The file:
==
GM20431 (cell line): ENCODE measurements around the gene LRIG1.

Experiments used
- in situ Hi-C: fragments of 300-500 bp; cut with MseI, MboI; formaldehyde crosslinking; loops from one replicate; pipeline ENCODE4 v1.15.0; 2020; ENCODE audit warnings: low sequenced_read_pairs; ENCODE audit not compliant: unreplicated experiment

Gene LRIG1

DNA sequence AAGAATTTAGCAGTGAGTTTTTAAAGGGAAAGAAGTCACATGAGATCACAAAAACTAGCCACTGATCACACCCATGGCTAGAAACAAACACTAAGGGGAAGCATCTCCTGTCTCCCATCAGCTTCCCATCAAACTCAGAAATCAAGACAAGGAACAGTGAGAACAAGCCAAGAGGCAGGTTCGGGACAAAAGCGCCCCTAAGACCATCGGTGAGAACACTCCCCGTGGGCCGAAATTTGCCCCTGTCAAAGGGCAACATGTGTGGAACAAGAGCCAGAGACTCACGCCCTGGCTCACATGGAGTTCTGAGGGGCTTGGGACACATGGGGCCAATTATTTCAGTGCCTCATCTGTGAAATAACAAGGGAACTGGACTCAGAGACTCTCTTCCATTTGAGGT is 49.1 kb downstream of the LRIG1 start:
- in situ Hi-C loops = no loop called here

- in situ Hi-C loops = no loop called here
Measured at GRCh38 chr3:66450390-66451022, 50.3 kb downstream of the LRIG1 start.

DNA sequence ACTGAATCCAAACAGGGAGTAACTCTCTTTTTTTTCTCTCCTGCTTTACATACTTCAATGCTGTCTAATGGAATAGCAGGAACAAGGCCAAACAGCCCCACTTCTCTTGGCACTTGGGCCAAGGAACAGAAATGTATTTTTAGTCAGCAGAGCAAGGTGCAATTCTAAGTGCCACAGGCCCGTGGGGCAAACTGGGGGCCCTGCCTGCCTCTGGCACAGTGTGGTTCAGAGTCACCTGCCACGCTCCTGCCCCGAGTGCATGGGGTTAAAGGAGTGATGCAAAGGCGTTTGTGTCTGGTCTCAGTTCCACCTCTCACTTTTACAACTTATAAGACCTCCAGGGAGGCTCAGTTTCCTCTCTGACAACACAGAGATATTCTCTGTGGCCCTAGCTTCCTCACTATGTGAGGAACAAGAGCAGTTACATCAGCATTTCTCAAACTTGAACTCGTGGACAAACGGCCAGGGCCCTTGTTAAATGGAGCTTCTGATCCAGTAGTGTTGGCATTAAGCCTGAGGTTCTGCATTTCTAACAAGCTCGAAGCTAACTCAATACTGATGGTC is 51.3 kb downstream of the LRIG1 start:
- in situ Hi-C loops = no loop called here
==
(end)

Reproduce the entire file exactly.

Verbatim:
GM20431 (cell line): ENCODE measurements around the gene LRIG1.

Experiments used
- in situ Hi-C: fragments of 300-500 bp; cut with MseI, MboI; formaldehyde crosslinking; loops from one replicate; pipeline ENCODE4 v1.15.0; 2020; ENCODE audit warnings: low sequenced_read_pairs; ENCODE audit not compliant: unreplicated experiment

Gene LRIG1

DNA sequence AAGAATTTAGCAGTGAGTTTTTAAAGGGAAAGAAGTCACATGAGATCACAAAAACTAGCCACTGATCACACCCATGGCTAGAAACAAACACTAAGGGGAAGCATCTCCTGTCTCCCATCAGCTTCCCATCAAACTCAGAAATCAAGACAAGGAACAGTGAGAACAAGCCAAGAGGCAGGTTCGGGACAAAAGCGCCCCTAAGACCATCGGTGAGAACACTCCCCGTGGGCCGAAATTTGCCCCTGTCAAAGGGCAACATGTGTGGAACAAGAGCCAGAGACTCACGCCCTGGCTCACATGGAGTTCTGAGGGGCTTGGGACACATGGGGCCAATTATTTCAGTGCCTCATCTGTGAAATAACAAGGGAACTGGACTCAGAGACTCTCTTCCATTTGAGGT is 49.1 kb downstream of the LRIG1 start:
- in situ Hi-C loops = no loop called here

- in situ Hi-C loops = no loop called here
Measured at GRCh38 chr3:66450390-66451022, 50.3 kb downstream of the LRIG1 start.

DNA sequence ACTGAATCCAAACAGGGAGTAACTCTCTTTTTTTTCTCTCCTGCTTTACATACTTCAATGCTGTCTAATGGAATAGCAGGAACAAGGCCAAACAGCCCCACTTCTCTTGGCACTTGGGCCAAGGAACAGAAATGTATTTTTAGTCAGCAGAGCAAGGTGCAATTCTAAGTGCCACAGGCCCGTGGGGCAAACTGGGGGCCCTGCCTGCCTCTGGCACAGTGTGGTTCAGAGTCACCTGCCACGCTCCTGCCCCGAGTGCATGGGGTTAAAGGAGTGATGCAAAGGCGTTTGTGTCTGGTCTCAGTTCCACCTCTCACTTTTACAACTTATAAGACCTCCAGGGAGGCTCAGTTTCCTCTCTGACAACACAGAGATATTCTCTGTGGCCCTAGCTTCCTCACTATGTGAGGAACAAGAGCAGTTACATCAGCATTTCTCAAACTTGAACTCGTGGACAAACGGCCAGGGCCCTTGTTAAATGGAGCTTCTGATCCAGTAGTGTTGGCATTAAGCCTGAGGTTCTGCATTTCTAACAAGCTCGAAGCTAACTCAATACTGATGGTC is 51.3 kb downstream of the LRIG1 start:
- in situ Hi-C loops = no loop called here